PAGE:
Psst… I Think The President Is Totally Senile
Maybe Try Not Sucking
A Spring Semester Final Exam for Democrats
Medicare Is in Serious Need of Reform. Biden's Budget Plan Won't Cut It.
Meet the New Boss, Mike Johnson, Same as the Old Boss
America needs friends in the Middle East
Pro-Growth Should Be a Top Priority for Fiscal Reform
While Conservatives are Attacking Each Other, The Left is Marching On
The National Organization of Women Would Leave Even Karl Marx Scratching His Head
Jews are the Canary In the Coal Mine
The Anti-Israel Protests at Columbia Just Got Worse
Schumer Getting Rid of Mayorkas Impeachment Could Affect Democrats in November and Beyond
Justin Trudeau Announces 'Halal Mortgages' for Muslims
Democrats Promise to Keep Mike Johnson’s Job Alive After Ukraine Aid Package Passed
Trump Attorney Calls for Judge Overseeing Hush Money Trial to be Dismissed

Brutal New Ad Launched Against Manchin, Featuring DOJ Nominee's Alleged Ties to Cartel Heroin

AP Photo/Tony Dejak, File

The Judicial Crisis Network has launched a new ad targeting West Virginia Senator Joe Manchin as he considers voting for the confirmation of Vanita Gupta, who has been nominated by President Joe Biden to become the next associate attorney general at the Department of Justice.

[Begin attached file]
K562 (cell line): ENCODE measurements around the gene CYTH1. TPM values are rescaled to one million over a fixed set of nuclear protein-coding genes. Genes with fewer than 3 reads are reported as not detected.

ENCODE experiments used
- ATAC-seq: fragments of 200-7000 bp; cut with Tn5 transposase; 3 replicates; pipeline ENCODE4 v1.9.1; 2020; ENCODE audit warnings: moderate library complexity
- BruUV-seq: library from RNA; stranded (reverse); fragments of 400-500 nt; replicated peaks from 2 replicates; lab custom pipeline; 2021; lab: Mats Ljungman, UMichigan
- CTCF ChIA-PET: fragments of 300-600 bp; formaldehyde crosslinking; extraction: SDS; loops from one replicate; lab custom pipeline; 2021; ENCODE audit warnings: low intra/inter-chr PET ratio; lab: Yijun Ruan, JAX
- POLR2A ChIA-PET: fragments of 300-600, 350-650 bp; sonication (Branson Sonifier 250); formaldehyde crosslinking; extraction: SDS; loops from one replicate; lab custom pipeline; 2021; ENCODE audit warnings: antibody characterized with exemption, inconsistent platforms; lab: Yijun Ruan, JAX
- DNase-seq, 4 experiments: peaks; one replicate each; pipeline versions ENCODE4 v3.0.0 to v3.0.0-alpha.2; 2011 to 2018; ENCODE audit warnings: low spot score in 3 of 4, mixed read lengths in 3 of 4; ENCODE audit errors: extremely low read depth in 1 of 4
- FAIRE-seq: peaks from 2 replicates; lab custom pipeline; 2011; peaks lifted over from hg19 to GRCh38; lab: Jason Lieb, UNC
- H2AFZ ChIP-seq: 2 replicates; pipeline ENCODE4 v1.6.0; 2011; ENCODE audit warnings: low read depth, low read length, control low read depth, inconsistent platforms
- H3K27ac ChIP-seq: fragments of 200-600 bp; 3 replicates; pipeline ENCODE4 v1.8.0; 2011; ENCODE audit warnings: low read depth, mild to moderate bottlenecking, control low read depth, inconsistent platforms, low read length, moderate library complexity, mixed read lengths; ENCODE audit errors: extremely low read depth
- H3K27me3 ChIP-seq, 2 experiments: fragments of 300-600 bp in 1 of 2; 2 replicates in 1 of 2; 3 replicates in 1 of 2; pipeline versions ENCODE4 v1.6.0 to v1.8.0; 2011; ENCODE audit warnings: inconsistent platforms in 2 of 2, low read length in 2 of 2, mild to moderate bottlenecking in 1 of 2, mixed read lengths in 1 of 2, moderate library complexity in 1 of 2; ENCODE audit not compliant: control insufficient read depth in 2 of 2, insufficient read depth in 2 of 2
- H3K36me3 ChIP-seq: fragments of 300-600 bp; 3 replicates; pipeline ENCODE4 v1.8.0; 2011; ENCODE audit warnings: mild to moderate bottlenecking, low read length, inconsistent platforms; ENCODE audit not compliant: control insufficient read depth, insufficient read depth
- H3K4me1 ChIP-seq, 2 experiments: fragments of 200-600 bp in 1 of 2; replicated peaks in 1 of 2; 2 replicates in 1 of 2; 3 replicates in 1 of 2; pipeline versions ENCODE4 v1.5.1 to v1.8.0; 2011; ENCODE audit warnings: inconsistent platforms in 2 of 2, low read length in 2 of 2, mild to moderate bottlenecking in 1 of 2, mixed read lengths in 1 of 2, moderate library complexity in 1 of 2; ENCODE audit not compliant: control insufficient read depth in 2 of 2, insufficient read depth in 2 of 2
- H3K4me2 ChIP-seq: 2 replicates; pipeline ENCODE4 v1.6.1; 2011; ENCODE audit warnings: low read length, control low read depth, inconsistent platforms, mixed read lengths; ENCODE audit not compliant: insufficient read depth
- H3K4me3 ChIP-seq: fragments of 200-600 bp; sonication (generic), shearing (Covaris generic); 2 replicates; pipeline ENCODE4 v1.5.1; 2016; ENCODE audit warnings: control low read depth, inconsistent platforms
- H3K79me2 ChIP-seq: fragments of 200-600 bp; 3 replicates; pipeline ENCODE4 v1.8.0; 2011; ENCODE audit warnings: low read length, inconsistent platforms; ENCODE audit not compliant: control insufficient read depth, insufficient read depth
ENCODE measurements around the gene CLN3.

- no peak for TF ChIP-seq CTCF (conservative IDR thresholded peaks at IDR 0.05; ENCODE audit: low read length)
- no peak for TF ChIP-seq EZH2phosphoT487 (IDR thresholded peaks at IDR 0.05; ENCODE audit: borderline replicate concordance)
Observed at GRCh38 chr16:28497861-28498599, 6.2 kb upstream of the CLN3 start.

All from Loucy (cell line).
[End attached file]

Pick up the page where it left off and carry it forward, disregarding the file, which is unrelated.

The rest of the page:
West Virginia has the highest overdose rate in the United States and Gupta owns millions of dollars worth of stock in a company accused of making a key heroin ingredient for Mexican cartels. 


From a 2020 Bloomberg investigation into the company:

During the decade-long U.S. heroin epidemic, Avantor has cultivated a remarkable line of business: selling acetic anhydride across Mexico in containers that are big enough to make lucrative quantities of illegal narcotics but small enough to load into the trunk of a car. Sales come via a network of distributors, online sellers, and stores spread across the country.

Without the right chemicals, it’s impossible for cartels to make two drugs that are plaguing America: heroin and methamphetamine. Avantor is one of a handful of U.S. companies that supply the legal market for those chemicals in Mexico—a market the cartels have had little trouble tapping to make narcotics on a massive scale, a Bloomberg Businessweek investigation has found. Mexico is the source of the vast majority of the heroin and meth sold in the U.S., where more than 142,000 people died from overdoses involving the two drugs from 2010 through 2018.

Further, it's a family business:


UPDATE: After the Bloomberg exposé, an opinion piece in The Philadelphia Inquirer says Avantor pulled the heroin ingredient from production last year "when Mexican officials reacted angrily to news...that a chemical the company made there had become heroin makers’ reagent of choice."

Join the conversation as a VIP Member


Trending on Townhall Videos